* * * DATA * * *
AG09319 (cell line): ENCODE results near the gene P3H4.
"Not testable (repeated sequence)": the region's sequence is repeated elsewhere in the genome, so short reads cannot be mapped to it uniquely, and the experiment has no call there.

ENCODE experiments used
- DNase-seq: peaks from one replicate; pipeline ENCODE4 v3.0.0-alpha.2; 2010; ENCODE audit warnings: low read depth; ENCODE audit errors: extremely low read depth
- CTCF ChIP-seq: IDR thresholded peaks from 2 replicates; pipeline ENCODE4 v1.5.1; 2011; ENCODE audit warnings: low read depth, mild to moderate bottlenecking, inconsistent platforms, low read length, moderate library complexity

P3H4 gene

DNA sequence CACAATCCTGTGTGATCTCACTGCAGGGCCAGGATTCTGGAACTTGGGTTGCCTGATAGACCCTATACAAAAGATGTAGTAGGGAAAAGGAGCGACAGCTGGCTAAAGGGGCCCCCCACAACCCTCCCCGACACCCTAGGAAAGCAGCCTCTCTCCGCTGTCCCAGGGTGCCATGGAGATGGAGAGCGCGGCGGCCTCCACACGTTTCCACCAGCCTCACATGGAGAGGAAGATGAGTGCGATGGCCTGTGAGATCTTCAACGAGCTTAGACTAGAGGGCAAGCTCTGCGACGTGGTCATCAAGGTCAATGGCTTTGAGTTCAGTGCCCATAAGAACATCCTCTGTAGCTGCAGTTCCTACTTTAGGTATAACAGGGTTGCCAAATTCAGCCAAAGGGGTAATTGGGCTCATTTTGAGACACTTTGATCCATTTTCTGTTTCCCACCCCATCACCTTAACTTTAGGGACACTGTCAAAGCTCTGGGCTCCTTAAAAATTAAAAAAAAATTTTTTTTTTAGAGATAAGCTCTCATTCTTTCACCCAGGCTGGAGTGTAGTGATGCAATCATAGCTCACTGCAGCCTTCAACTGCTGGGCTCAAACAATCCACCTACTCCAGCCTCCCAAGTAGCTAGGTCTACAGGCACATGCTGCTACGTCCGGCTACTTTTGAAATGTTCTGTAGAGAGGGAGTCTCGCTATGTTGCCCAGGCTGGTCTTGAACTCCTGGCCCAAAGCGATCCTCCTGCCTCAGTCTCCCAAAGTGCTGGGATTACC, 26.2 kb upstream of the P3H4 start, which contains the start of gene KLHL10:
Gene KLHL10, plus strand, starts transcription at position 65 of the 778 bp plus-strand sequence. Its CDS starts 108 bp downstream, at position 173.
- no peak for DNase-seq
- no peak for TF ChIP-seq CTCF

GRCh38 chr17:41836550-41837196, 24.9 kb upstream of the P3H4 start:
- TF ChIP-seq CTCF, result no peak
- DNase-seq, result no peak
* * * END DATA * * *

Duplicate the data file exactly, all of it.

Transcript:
AG09319 (cell line): ENCODE results near the gene P3H4.
"Not testable (repeated sequence)": the region's sequence is repeated elsewhere in the genome, so short reads cannot be mapped to it uniquely, and the experiment has no call there.

ENCODE experiments used
- DNase-seq: peaks from one replicate; pipeline ENCODE4 v3.0.0-alpha.2; 2010; ENCODE audit warnings: low read depth; ENCODE audit errors: extremely low read depth
- CTCF ChIP-seq: IDR thresholded peaks from 2 replicates; pipeline ENCODE4 v1.5.1; 2011; ENCODE audit warnings: low read depth, mild to moderate bottlenecking, inconsistent platforms, low read length, moderate library complexity

P3H4 gene

DNA sequence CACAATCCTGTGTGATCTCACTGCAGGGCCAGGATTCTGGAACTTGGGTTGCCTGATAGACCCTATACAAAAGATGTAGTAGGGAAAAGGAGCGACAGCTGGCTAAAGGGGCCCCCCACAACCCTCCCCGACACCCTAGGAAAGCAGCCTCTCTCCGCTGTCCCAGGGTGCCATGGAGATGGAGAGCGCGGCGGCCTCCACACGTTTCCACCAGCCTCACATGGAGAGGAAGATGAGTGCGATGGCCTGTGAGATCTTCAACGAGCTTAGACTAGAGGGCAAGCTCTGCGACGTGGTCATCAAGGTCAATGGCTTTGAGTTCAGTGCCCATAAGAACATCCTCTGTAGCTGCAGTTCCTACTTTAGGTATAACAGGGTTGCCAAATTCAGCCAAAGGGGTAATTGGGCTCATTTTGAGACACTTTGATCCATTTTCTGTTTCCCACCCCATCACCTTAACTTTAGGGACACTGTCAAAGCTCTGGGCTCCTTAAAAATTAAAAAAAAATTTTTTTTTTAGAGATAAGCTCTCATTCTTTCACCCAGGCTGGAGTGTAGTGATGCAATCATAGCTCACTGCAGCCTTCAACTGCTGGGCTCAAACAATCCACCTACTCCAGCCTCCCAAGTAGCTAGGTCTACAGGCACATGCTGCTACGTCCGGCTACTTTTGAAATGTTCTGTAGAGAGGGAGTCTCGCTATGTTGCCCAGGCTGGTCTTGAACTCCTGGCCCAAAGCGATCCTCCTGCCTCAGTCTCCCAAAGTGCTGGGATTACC, 26.2 kb upstream of the P3H4 start, which contains the start of gene KLHL10:
Gene KLHL10, plus strand, starts transcription at position 65 of the 778 bp plus-strand sequence. Its CDS starts 108 bp downstream, at position 173.
- no peak for DNase-seq
- no peak for TF ChIP-seq CTCF

GRCh38 chr17:41836550-41837196, 24.9 kb upstream of the P3H4 start:
- TF ChIP-seq CTCF, result no peak
- DNase-seq, result no peak